For 32 years the Board of the Reserve Bank hasn’t mattered very much. With no democratic mandate, no effective accountability, and no subject expertise either, they have a big say in who has become Governor (the Minister of Finance can only appoint someone they agree to recommend). But apart from that once in five years activity, they’ve mostly been asleep, turning up and collecting their (rather modest) fees but mostly doing little of what they are supposed to be doing – holding successive Governors to account. On paper, the model looked sensible enough, but once it became clear that accountability was a bit harder than it first looked, successive boards seemed to lose interest. With no resources and little expertise, and not much incentive either, they settled for a role that in practice – and it is documented in successive Annual Reports – amounted to little more than providing cover for successive Governors; when they did well, when they did poorly, and even when they went quite off reservation. It probably wasn’t greatly helped by the fact that when the Board finally got to have its own chair, the first two were former senior managers of the Reserve Bank. There were a few things they had legal responsibility for, but in the scheme of things it didn’t amount to much. And when they had little power, and even less inclination to use it, it didn’t very much matter who was appointed. Have we, for example, seen or heard any sign of hard critical accountability questions of the Bank re the recent monetary policy failure, or the $8bn of losses the Bank has run up? (That is a real question: I have an OIA in requesting the minutes of recent meetings.)
But on 1 July, a new era dawns. When the 1989 Act was passed, it gave almost all the powers of the Bank to the Governor personally. The 2018 amendment changed that, at least on paper, as regards monetary policy, but those responsibilities went to the MPC. The Board’s role didn’t change much, other than acting as postmen for the Governor to let the Minister know who he wanted appointed to the MPC. In what are now much the bigger areas of the Bank’s responsibility (banking regulation, insurance regulation, cash etc), the powers still rested with the Governor.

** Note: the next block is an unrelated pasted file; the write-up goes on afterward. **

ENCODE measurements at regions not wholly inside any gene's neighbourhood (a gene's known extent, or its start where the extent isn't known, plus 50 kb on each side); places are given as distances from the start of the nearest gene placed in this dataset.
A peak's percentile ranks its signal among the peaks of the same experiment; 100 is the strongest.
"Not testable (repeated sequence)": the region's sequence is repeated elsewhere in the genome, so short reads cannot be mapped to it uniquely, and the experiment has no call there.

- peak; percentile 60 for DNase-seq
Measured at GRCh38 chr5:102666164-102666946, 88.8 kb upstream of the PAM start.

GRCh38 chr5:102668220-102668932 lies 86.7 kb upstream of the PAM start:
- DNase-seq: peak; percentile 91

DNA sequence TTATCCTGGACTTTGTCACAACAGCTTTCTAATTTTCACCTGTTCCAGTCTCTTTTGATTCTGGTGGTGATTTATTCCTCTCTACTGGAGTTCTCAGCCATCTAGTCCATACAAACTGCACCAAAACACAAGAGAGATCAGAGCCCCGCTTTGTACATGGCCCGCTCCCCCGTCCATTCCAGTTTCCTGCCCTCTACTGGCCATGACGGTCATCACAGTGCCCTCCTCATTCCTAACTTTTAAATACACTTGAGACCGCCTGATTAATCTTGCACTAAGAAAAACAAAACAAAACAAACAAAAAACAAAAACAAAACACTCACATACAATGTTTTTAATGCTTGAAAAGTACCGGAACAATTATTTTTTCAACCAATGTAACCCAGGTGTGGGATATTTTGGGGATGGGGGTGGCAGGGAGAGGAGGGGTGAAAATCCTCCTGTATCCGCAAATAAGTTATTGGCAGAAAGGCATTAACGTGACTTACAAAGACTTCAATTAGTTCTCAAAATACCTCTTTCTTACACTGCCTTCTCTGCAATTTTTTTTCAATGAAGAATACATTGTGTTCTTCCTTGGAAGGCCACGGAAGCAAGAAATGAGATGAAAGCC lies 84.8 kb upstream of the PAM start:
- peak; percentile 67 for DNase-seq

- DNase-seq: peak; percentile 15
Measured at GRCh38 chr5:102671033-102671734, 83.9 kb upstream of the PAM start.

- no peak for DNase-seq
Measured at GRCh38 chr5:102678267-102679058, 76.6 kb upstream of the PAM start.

But not from 1 July. The Governor will still be a Board member, but it will be the Board that once again has the power and the responsibility for the discharge of the Bank’s powers and responsibilities (ex monetary policy). They can, and no doubt will, delegate many day to day things to the Governor, but they will have the power.
I’m not optimistic it will make much difference. Cultures change slowly, management is always much more motivated and better resourced than part-time government boards, and it is a poor signal that the previous chair is being carried over to the new regime. One might have hoped that the skills required for one role might be different from those for the new one. But apparently the Minister of Finance doesn’t see it that way.
Three weeks out from the start date the government has still not announced most of the members of the new board. But some months ago they announced the first three appointees, to serve as a “transitional board” smoothing the way to the new regime, before those three people take up formal board appointments on 1 July.
Here it is worth noting that the government has chosen to swing from one very unusual model to another one. It was very unusual (whether in New Zealand public life or overseas central banks and prudential regulatory agencies) to have so much power vested in a single individual. It is quite normal to have a Monetary Policy Committee (even if quite extraordinary to bar anyone with active expertise in the area from non-executive positions on the MPC). But it is very unusual to have banking, non-banking, insurance and payments system regulatory functions – policymaking and implementation – resting with a part-time non-executive board (especially when these same part-timers also have responsibility for MPC and Governor appointments). In such a model, avoiding potential conflicts of interest (actual and apparent) should always have been a critical consideration.
In the Act there is as a long list of types of people who are disqualified from being on the board.
I don’t have any quibble with the items that are on that list. My problem is with the ones that aren’t. One should probably add to (l) “or the chief executive or employee of any Crown agency”. But my biggest concern – and, as we shall see, the problem is already apparent – is with 31(2)(a). Again, just fine as far as it goes, but it does not go very far. Thus, a director or employee of an entity that owns a regulated entity is not disqualified (which just seems extraordinary), and nor is there anything to disqualify anyone who might earn a large chunk of their income (say as lawyer or consultant) from a regulated entity). No doubt the Board will have a conflicts of interest policy which would stop someone being directly involved in discussions on the institution they were part of, but such appointments simply should not be made at all. Policy affects sectors more generally, and these conflicts are not incidental. (Even with the old Board, which had no powers, there was an issue not that long ago with a Board member who was also a director of an insurance company, a sector for which the Bank is prudential regulator.)